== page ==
Gut microbiota is essential for the development of the intestinal immune system, protecting the host against pathogens and harmful inflammatory processes. Germ‐free animals have smaller Peyer's patches, fewer immune cells and impaired immunoglobulin A (IgA) secretion, fewer intraepithelial lymphocytes, as well as compromised production of antimicrobial peptides. Mucositis (mucosal barrier injury) is a major oncological problem caused by chemotherapeutic agents. Intestinal mucositis translates into a broad spectra of clinical symptoms (diarrhea, vomiting) and can be worsened by neutropenia and antibiotics. Since IECs do not regulate intestinal homeostasis by themselves, but require symbiotic coordination with commensal bacteria and local gut leukocytic cells, the role of intestinal microbiota in the development and severity of mucositis induced by chemotherapeutic products became an issue. The present chapter reviews the interplay between microbiota, immune system, and anticancer therapy. The published researches in this field showed that microbiota has immunomodulatory effect on the anticancer immune response, both in the presence and in the absence of chemotherapy. Animal and human studies evoked that the anticancer response depends on microbiota variability.
Part of the book: Anti-cancer Drugs
In the human organism, the circadian regulation of carbohydrates metabolism is essential for the glucose homeostasis and energy balance. Unbalances in glucose and insulin tissue and blood levels have been linked to a variety of metabolic disorders such as obesity, metabolic syndrome, cardiovascular diseases and type 2 diabetes. Melatonin, the pineal hormone, is the key mediator molecule for the integration between the cyclic environment and the circadian distribution of physiological and behavioral processes and for the optimization of energy balance and body weight regulation, events that are crucial for a healthy organism. This chapter reviews the interplay between melatonin modulatory physiological effects, glucose homeostasis and metabolic balance, from the endocrinology perspective. The tremendous effect of melatonin in the regulation of metabolic processes is observed from the chronobiology perspective, considering melatonin as a major synchronizer of the circadian internal order of the physiological processes involved in energy metabolism.
Part of the book: Carbohydrate
All multicellular organisms live in a strong bond with the microorganisms from around the world, and the humans are not the exceptions. Human microbiota (a complex bacterial community) contains about 1014 microbial cells, 10 times more than the content of the cells from our body and the microbial genome named microbiome, 1000 more that the human genome. It colonises any surface of the human body, above our skin, in the genitourinary tract, gut and airways. From all this, the gut is the most colonised organ, with an amount of almost 70% of the human microbes. Considering the large size of the gut, compared with a tennis terrain, filled with substances that plays a key, nutritive role for the microbes, polyphenols are micronutrients from our diet, with an emerging role in the modulation of the colonic microbial population composition and activity. Therefore, many studies underline that long-term consumption of diets rich in plants polyphenols offers protection against cancer, cardiovascular diseases, diabetes, osteoporosis and neurodegenerative diseases. This chapter reviews the biological effects of plant polyphenols in the context of relevance to human health, especially considering the food functionality area, together with the complexity of the human microbiota and the bioavailability highly dependent on their intestinal absorption.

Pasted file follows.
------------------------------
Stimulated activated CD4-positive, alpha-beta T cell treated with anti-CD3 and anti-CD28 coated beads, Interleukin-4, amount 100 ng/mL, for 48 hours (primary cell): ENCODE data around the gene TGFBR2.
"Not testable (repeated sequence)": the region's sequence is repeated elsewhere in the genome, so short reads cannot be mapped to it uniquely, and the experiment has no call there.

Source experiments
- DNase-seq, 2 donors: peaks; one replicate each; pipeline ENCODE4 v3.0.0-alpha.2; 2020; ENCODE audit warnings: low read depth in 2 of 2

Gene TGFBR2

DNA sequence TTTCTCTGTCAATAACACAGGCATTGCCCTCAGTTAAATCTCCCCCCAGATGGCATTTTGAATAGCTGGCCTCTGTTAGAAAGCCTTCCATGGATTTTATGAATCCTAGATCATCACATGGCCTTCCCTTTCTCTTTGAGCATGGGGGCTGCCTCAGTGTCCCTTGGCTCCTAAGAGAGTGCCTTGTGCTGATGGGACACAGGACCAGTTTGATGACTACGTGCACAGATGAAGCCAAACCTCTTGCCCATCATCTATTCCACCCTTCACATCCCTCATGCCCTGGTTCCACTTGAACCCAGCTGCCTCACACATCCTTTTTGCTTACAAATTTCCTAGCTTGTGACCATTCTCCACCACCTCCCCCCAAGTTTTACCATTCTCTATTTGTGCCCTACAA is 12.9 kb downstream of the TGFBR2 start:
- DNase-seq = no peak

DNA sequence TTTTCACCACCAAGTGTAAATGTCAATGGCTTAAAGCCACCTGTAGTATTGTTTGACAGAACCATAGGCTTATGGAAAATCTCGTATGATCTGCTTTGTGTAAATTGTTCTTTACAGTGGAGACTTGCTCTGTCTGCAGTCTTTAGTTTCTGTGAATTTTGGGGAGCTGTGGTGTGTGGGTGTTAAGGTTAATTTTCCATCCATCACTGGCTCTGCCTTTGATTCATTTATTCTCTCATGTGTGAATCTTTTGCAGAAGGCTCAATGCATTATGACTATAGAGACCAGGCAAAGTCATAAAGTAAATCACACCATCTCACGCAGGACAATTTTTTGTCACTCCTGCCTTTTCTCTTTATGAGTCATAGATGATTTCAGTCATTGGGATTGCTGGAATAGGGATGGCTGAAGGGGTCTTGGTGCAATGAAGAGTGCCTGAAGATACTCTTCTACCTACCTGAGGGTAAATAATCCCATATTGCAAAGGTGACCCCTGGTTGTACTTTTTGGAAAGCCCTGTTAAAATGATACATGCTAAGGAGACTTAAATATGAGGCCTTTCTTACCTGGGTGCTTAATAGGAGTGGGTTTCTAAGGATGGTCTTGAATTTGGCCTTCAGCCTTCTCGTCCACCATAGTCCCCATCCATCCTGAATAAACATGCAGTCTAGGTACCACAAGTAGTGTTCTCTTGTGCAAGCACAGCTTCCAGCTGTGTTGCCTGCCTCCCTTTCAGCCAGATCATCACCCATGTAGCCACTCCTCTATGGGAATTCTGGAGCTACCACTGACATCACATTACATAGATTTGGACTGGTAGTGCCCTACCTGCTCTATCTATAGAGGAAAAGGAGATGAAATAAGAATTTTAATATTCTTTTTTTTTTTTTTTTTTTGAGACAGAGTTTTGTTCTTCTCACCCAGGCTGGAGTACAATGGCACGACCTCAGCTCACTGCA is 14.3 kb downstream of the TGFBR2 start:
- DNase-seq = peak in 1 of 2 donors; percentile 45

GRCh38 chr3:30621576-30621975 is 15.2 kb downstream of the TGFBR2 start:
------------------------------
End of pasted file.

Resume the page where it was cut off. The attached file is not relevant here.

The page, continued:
Part of the book: Phenolic Compounds
Liposomes were proposed as drug vector systems in the treatment of many diseases. The following characteristics recommend the liposomes as attractive candidates for drug transportation: solubilisation, duration of action, targeting potential and internalisation. Methotrexate, a folate antagonist, was originally developed as an antineoplastic agent and subsequently used in inflammatory and/or immunosuppressive diseases. Its side effects have led researchers to direct their efforts to reduce toxicity, while maintaining efficacy of methotrexate. Liposomes with methotrexate as such, as well as its disodium salt, were prepared using two methods. The liposomes were characterized in terms of structure, size, degree of poly‐dispersion and encapsulation efficiency. The effect of methotrexate incorporated in liposomes has been investigated in vitro on human lymphoblastic cell line K562. Methotrexate incorporated into liposomes moderately reduces the proliferation of K562 cells, but significantly inhibits RNA synthesis. The cellular activation is probably the main target of the drug and not the neoplastic proliferation of cells. The methotrexate liposomes exhibited significant anti‐inflammatory activity and showed reduced toxicity. Given that the encapsulating of the drug in vector systems may result in the increasing concentration at the site of action, the methotrexate liposomes represent a targeted therapy with an optimized therapeutic efficacy—risk toxicity ratio.
Part of the book: Liposomes